As I have written elsewhere, Italy has had a special place in the imagination of German artists and writers. Think, for instance, of Thomas Mann's Death in Venice, which portrays the longing and repulsion. Albrecht Dürer first went there in 1494, two years after Columbus discovered the New World. The watercolor above, in the British Museum, was executed shortly after his return from Italy.
Goethe tried his hand at such landscapes as well. During his stay in Italy, from 1786 to 1788, most of his friends were artists. In the contemporary drawing below by Frederich Bury, Goeth is shown (third from right) with his German friends. Goethe even thought he might become an artist himself, but he soon gave up the notion.
He returned to Italy in 1790, to Venice, where he stayed for two months waiting for Anna Amalia, Carl August's mother, whom he was to accompany back to Weimar after her visit to Rome, which was no doubt inspired by Goethe's earlier journey. He seemed to have the same feeling about Venice as did Thomas Mann. He was enjoying domestic pleasures in Weimar with Christiane Vulpius, and his impressions of Venice, as recorded in the Venetian Epigrams (first published in 1796), are much more sharp and also lebensnah. Many of these poems are erotic, as per Goethe's model Martial, and they are also "snapshots" of daily life, culture, and politics in Venice. Goethe would seem to be prefiguring here the 19th-century flaneurs.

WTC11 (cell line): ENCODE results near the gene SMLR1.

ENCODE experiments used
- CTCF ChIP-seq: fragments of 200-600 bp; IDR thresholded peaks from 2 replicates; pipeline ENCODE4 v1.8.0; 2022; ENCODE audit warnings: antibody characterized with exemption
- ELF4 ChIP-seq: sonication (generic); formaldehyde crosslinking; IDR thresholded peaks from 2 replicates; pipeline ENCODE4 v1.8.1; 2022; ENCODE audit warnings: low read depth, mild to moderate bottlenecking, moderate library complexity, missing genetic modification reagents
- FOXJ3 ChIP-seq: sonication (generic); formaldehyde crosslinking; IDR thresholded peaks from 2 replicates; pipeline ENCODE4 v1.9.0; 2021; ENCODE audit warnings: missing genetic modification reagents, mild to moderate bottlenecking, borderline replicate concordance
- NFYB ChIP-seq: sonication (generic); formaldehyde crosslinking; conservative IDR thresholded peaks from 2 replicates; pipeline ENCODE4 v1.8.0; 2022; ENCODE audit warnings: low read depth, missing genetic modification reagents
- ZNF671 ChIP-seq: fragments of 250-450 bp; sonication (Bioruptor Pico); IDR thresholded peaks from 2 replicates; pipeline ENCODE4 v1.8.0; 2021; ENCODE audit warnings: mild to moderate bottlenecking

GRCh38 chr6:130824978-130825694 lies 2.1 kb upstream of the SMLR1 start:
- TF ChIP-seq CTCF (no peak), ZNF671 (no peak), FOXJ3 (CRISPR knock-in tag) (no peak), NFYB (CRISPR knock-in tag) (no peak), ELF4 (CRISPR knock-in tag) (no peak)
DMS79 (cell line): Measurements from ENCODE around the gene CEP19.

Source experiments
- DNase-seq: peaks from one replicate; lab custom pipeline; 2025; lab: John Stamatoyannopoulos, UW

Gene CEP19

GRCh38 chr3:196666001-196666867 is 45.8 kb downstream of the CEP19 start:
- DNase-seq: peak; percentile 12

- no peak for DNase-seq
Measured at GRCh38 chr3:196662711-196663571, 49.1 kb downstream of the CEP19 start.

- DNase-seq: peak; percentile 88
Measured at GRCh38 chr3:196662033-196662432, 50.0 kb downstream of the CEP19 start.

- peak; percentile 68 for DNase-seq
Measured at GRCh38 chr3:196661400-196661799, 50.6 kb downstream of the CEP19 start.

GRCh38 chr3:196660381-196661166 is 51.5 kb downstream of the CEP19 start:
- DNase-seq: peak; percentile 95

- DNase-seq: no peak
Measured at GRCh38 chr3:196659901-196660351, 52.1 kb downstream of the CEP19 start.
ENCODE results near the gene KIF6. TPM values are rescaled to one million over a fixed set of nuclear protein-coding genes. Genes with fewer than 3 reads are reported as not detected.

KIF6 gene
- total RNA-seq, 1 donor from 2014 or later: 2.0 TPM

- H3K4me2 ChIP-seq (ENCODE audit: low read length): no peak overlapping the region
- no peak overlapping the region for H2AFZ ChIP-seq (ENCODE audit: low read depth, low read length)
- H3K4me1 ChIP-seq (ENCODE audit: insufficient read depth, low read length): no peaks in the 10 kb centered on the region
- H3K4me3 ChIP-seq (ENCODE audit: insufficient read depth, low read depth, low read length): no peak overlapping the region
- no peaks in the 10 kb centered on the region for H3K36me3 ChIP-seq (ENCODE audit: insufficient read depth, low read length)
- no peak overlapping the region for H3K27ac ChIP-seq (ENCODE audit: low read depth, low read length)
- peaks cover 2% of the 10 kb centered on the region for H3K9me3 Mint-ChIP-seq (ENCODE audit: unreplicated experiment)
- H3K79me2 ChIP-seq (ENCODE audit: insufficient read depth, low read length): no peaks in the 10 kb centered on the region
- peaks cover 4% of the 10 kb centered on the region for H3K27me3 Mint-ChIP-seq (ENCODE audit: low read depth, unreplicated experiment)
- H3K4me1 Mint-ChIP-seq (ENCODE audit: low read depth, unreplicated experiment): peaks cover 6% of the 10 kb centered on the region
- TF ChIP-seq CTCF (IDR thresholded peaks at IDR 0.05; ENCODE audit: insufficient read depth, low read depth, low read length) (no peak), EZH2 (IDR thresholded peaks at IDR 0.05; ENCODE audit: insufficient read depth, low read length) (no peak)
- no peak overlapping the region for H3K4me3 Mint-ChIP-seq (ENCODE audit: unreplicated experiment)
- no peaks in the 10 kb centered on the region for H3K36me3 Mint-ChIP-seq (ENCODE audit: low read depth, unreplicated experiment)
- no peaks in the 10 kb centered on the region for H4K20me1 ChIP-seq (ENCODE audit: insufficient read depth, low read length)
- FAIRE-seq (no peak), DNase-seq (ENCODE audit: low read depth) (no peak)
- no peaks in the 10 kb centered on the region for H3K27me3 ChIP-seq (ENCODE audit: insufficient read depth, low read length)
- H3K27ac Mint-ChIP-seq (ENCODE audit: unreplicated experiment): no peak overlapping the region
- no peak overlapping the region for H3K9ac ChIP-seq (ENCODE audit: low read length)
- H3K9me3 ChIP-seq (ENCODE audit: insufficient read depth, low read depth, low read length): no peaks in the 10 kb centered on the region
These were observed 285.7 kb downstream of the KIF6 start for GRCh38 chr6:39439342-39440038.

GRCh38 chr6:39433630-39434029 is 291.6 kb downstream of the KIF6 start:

Here is an example, about a prostitute, in David Luke's translation:
"If I'd the husband I need, and if I kept house for him, I'd be
Happy and faithful and true, hug him and kiss him all day."
That was the song, among others more coarse, of a little Venetian
Whore; and so pious a prayer never I heard in my life.
Many of the epigrams suggest Goethe closely observed the habits of Venetian prostitutes. (See here for more translations of the epigrams, especially of the erotic ones.)
Goethe planned a third trip to Italy, in 1797, in order to make a comprehensive study of art. He got as far as Switzerland, before deciding to turn back. Napoleon's troops were all over the peninsula by now, and, like Hitler later, they were ransacking churches and private collections for art that would be transported back to Paris.
Though he didn't enter Italy, he sought to retrace the steps of his first trip to Switzerland, in 1774, during his Sturm und Drang period. Goethe was at that time engaged to Lili Schönemann in Frankfurt, but he was, as we would now say, "conflicted" about this engagement. He wrote a beautiful poem about his shifting moods, "On the Lake." The "high point" of this trip was his ascent with a travel companion to the Gotthard Pass, where they were welcomed at a Capuchin friary and served bread, cheese, and Italian wine.
In 1797, he repeated the ascent to the Gotthard Pass, as if to relive those earlier days. The pass is reached by several "bridges," which no doubt looked very much as in this painting of the pass by Turner, from 1803. Goethe wrote a lovely poem, which addresses the nearby summits whitened with snow. According to Goethe biographer Nicholas Boyle, Goethe was here acknowledging that this, his third Italian journey, "had become a journey into the 'autumn of life'":
Yesterday thy head was brown, as are the flowing locks of love,
In the bright blue sky, I watch'd thee towering, giant-like, above,
Now thy summit, white and hoary, glitters all with silver snow,
Which the stormy night hath shaken from its robes upon thy brow;
And I know that youth and age are bound with such mysterious meaning,
As the days are linked together, one short dream but intervening.
(This translation, by William Edmondstoune Aytoun, appeared in Blackwood's Edinburgh Magazine in 1845.)